Today we’ve begun our dive into the Android L Developer Preview with a Nexus 5. If you’d like to join in on the action, Google has made it easy to take a peek at the software early - just so long as you have a Nexus 5 or a 2013 edition of the Nexus 7 tablet. From here, we’ll be digging deep.
Smartphones are a daily tool for many people, and nothing makes that reality quite as stark as crossing a border into international lands without a plan that supports such travel. For those visiting the US, Google's Nexus 5 is now being offered as a daily rental handset complete with unlimited service.
There’s nothing like a good April Fool’s joke to make you lose hope that something impossible could be possible. Today it’s inside Google’s new Maps Pokemon video, showing here a dual-screen Nexus device - or at least two Nexus 5 smartphones being held up one next to the other for some dual-screen Pokemon action.
It's difficult to capture the tone of the red Nexus 5, that much is true. While we'd expected this tone of the machine to be offered up in a color that was close to the cases that were available from day one, we didn't truly thing Google would go all-in. As it turns out, they absolutely did - this is a smartphone you're going to have difficulty losing track of.
Google's red version of the Nexus 5 has arrived in the Play store, offering a third color option for the Android smartphone. Oft-rumored over the past few weeks, the "Bright Red" Nexus 5 is functionally identical to the existing handset, which is offered in black or white, but gets a more eye-catching finish.
Google has released Android 4.4.1 KitKat, addressing the primary source of Nexus 5 complaints: the camera. Teased earlier today, the new software takes on some of the common complaints about photography on the Nexus 5, including the speed at which it focuses, and the shutter lag which has led many to complain that they miss more photos than they take.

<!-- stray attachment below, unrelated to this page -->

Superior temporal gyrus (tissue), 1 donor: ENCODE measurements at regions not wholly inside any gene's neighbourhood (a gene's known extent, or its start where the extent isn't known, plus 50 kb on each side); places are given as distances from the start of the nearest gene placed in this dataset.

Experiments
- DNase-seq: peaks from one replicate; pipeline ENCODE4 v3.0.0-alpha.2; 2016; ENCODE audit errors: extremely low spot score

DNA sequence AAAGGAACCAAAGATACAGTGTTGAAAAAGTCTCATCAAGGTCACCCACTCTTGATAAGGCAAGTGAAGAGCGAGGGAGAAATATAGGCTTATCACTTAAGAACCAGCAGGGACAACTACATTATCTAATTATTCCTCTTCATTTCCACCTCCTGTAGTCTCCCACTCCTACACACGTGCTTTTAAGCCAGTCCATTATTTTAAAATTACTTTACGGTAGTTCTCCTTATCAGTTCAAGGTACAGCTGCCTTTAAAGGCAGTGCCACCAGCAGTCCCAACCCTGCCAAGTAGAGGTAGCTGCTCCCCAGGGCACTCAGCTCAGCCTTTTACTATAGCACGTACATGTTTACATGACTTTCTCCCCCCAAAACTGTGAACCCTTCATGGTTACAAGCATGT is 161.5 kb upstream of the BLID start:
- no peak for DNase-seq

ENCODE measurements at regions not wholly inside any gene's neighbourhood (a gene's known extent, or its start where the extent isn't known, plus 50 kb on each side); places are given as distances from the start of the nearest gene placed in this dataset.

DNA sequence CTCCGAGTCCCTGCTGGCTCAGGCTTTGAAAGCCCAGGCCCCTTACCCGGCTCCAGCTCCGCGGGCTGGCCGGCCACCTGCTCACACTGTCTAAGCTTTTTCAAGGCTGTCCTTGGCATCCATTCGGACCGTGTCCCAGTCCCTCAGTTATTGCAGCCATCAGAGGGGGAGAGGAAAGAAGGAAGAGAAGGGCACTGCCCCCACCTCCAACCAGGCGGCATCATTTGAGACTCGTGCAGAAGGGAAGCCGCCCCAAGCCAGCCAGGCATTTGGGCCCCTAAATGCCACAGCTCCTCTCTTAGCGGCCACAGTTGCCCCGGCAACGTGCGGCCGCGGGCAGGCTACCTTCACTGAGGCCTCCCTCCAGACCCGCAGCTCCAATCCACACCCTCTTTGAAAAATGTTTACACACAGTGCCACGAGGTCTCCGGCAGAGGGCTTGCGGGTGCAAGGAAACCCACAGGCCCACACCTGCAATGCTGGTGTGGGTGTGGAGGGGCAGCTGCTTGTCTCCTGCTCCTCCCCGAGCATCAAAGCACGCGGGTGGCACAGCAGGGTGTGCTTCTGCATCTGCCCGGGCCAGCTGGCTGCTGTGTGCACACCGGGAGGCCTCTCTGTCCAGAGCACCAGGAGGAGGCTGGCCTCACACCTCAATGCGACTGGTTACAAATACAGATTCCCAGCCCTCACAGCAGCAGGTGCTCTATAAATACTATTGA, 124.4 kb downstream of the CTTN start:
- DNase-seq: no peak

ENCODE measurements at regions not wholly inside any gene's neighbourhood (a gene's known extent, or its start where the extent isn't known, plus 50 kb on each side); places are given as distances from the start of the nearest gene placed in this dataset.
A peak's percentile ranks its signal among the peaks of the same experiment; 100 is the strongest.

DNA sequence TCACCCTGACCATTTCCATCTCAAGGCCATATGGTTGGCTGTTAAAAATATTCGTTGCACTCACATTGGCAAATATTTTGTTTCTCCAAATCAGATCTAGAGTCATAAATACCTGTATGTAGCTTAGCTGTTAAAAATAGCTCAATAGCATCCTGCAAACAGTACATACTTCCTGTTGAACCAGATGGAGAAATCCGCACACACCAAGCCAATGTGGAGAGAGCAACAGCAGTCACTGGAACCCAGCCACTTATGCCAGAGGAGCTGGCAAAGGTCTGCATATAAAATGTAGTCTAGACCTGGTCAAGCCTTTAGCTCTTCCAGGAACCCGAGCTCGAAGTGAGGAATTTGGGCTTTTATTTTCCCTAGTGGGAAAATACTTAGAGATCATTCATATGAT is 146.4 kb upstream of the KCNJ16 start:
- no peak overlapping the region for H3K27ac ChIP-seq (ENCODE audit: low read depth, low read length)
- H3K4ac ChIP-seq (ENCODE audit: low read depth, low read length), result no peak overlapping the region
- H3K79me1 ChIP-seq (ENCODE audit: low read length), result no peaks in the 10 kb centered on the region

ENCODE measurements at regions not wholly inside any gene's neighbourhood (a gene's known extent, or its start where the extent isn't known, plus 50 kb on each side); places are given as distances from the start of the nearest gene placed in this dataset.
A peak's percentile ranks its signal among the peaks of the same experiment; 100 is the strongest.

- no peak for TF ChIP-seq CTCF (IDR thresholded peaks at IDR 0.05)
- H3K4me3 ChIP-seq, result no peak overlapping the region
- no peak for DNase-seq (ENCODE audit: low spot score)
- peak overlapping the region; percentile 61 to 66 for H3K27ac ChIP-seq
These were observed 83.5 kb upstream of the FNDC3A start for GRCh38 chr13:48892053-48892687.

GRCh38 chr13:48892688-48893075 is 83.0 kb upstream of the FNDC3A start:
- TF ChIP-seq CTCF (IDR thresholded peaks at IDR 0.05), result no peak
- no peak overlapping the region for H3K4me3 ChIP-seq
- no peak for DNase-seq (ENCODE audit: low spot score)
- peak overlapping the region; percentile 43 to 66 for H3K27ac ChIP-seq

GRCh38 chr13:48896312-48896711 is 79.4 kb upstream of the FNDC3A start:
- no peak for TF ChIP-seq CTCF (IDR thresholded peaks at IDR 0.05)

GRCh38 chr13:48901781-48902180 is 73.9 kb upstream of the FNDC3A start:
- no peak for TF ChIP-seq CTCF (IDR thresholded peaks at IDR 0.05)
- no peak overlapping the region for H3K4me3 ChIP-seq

Google is readying Android 4.4.1 for imminent release, primarily tackling the mediocre camera performance of the Nexus 5, the company has confirmed, with particular emphasis on speed and reliability. The Nexus 5's 8-megapixel camera and new HDR+ mode were billed as particular strengths when the Google phone first launched, but enthusiasm soon soured when users discovered it could be slow, prone to blurring, and unpredictable as to when it was done taking images. Now, Google promises, that's all changing in Android 4.4.1.
Google's Nexus smartphones are susceptible to a messaging glitch that can force them to reboot or disconnect, security researchers have discovered, with handsets running recent versions of Android falling victim to special SMS messages. When around 30 so-called Flash SMS messages - which are displayed on-screen but not stored - are sent to a Nexus 5, Nexus 4, or Galaxy Nexus running Android 4.x versions, Bogdan Alecu found, the phones can either unexpectedly reboot or drop its data connection.
A retracted bit of code in the newest version of Android (4.4 KitKat) has appeared this week with Google looking to boost the software-based camera functionality of mobile devices. One part of the equation in making a smartphone take high-quality photos is in the camera's lens itself, while another is in the image processing provided by the machine's system-on-chip, aka its processor. The final bit rests in the operating system, with Google looking here to provide Android devices of all kinds the ability to bring on much higher-quality output than ever before.